MVP stands for ‘minimum viable product’, which is shorthand for a working prototype that includes all of the ‘must-haves’ that your final version will include. As such, it gives you a chance to gather useful information from users about how they interact with it. It lets you try out new features, uncovers unexpected problems, and more, all before you’ve committed yourself to full production.
MVPs are considered best practice now, and it’s easy to see why. Getting everything right before rollout can save you a lot of time and money, because app production is not typically quick and cheap. Building your release could easily take six months and see you burn through $150,000, and if he didn’t start with a minimum viable product you might get to the end of that period and suddenly discover that it doesn’t do what you initially hoped it would. Or you could find that it’s exactly what you’d hoped it would be but there’s no market for it, or that it needs different features, or fewer features, or something else.
That’s why the MVP route represents good business sense and why it’s proved so popular among startups. From an investor’s point of view, spending $10,000 over 1–2 months to test your idea and make sure that it works looks like responsible stewardship; more so than spending six months and $150k with your fingers crossed.
So, the main advantages of creating an MVP compared to working towards a full product are:
- it’s cheaper
- it’s less risky
- user feedback helps you shape a more marketable final version
- greater investor confidence
Before you green light your application MVP, you’ll need to have a comprehensive marketing strategy already laid out. You’ll also need to know what essential features your app needs, and ideally, you’ll have a team in place with the tools they need to execute your vision.
If you’ve already been through this process, then your experience and understanding may be enough to let you approach it with confidence. If not, then you can eliminate the guesswork by consulting a specialist.
Let’s take a look at what options you have to create a mobile app MVP.
The DIY Approach
You could build an app yourself, coding it from scratch, or you could try one of the many specialized tools that are now available, such as these:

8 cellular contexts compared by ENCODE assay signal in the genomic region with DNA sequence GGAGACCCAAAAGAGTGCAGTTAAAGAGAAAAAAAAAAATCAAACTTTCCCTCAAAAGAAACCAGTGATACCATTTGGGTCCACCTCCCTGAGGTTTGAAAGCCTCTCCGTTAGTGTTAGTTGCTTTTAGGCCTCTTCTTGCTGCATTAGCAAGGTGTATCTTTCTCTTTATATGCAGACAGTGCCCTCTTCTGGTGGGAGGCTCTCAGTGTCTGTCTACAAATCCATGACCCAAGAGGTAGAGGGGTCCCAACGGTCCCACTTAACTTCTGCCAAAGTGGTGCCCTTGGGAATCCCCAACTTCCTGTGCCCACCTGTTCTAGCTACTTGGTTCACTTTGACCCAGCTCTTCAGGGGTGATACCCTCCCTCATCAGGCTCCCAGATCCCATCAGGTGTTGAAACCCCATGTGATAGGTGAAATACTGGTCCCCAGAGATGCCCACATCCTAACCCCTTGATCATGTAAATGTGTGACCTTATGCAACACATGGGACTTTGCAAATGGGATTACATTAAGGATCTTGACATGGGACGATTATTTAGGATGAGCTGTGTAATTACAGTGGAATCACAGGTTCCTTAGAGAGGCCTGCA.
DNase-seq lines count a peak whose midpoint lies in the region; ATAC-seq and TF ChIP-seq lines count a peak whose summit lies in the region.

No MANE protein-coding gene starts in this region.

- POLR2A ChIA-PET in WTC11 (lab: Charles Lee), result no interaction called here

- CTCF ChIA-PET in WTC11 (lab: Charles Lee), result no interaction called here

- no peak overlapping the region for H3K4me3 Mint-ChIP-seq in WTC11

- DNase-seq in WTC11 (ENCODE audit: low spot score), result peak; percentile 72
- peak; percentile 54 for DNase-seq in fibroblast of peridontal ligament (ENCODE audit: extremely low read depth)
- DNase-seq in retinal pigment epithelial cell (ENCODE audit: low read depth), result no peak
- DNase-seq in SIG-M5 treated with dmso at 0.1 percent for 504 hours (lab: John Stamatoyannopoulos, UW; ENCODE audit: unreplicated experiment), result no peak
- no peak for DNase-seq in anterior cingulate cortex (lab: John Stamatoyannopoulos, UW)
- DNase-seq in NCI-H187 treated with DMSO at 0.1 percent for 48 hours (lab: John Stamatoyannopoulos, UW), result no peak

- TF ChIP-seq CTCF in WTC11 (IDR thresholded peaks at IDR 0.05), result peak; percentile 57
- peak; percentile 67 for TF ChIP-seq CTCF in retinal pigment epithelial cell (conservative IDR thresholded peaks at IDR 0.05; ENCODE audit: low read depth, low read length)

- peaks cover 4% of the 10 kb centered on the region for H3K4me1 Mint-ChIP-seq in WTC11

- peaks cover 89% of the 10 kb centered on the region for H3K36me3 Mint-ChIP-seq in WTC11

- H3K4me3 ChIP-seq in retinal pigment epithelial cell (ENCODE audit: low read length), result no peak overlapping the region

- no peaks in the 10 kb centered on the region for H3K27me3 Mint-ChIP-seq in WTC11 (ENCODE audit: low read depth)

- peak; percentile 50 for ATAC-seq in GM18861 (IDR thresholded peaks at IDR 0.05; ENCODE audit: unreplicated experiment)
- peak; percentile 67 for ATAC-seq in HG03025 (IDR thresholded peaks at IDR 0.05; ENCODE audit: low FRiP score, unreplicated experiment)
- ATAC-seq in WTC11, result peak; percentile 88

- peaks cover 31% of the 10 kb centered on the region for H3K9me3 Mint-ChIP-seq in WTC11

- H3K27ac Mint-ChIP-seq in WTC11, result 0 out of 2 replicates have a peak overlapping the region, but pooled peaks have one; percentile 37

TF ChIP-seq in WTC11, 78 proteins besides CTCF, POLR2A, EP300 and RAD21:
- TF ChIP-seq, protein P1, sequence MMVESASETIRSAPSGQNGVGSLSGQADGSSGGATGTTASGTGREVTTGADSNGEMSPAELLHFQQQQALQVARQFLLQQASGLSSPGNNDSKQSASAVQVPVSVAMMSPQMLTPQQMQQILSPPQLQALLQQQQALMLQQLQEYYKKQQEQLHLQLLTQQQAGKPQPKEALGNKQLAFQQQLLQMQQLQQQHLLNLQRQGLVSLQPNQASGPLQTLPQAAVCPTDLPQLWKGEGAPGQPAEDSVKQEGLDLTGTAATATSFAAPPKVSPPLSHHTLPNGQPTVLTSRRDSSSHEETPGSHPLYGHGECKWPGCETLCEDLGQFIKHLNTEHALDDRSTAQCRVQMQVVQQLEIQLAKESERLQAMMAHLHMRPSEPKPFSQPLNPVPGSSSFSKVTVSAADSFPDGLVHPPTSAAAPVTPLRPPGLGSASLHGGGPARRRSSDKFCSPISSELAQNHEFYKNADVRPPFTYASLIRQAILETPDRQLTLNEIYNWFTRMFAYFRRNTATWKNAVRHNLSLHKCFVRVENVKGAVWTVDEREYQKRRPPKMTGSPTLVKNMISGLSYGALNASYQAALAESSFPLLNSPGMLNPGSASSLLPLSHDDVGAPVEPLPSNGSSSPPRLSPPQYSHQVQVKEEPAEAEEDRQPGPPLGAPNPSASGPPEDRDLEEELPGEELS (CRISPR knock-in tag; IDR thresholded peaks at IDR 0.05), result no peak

If you don’t know how to write code, this visual programming tool will feel like a gift from above. Bubble can add functionality to your app, essentials like sending emails, processing credit card payments, logging in to Facebook, connecting to APIs, creating a database, and so on.
You can upload your designs and set up clickable areas on your prototype, then download it as a mobile app that users can navigate around as if it were the real thing.
Axure lets users quickly build mobile app or website prototypes with zero investment and development costs. It comes with numerous native iOS and Android widgets and controls for more robust native app prototypes.
A full-stack development platform with a drag-and-drop interface that’s used to simultaneously create iPhone and Android apps. It comes with plenty of templates to get you going or you can start with your own ideas. When you’re done designing you can easily integrate a database into the back end for information storage and retrieval, and Configure.IT lets you preview your MVP mobile app on various mobile devices and can also help you deploy the final version.
The beauty of doing it yourself this way is that if you have the time and the skills you can spend anything from a few hours to a few days to get one or more prototypes up and running and it may only cost you $30.
Find a Partner Who Understands Coding
If you go this route, then you have to be prepared to pay your new co-founder in equity, but don’t give too much away. Coding skills shouldn’t cost you more than 15–20% of your business.
The direct approach would be to hire a developer or software engineering company to create your MVP. If you do, you’ll be looking to employ them at an hourly rate or for a fixed project fee. A typical MVP app project will take between two and four months to complete, so if someone wants to charge you $50 an hour, then 40 hours a week gives you a $2000 a week in total, or around $8000 a month. But the thing to bear in mind with this approach is that the lower the cost per hour, the less autonomous the team. You may be paying them less, but you’ll spend more time managing them. More expensive hourly rates buy you professionals who you can trust to self-manage.
Hourly rates might be suitable for some jobs, but if the scope of your project grows then they can quickly snowball. That’s why a fixed fee for the entire project can end up being more economical and help you manage the project more effectively. You’ll have a clear idea of what you’re going to spend, how long it will take, and how your final product will look.
MVP development follows these basic steps:
- map out your idea for the app
- develop the prototype
- release it, which may require more expense
- test it, which may also require more expense
- learn from user data and compare it to your initial idea
Your app has a better chance of succeeding if you start with an idea that’s been professionally validated and an MVP that’s been professionally designed.
Finance PM has the expertise and experience to analyze your big idea before you commit to it. They can save you time and money by assessing your initial hypothesis for marketability, giving you and your investors the insights that will let you move forward with confidence. Get in touch here to start your journey.
Pixels and Sense has been developing successful fintech prototypes (and final versions) for more than a decade, with many customers coming back time and time again. Schedule your no-obligation meeting to turn your great idea into an app that works as well as it looks.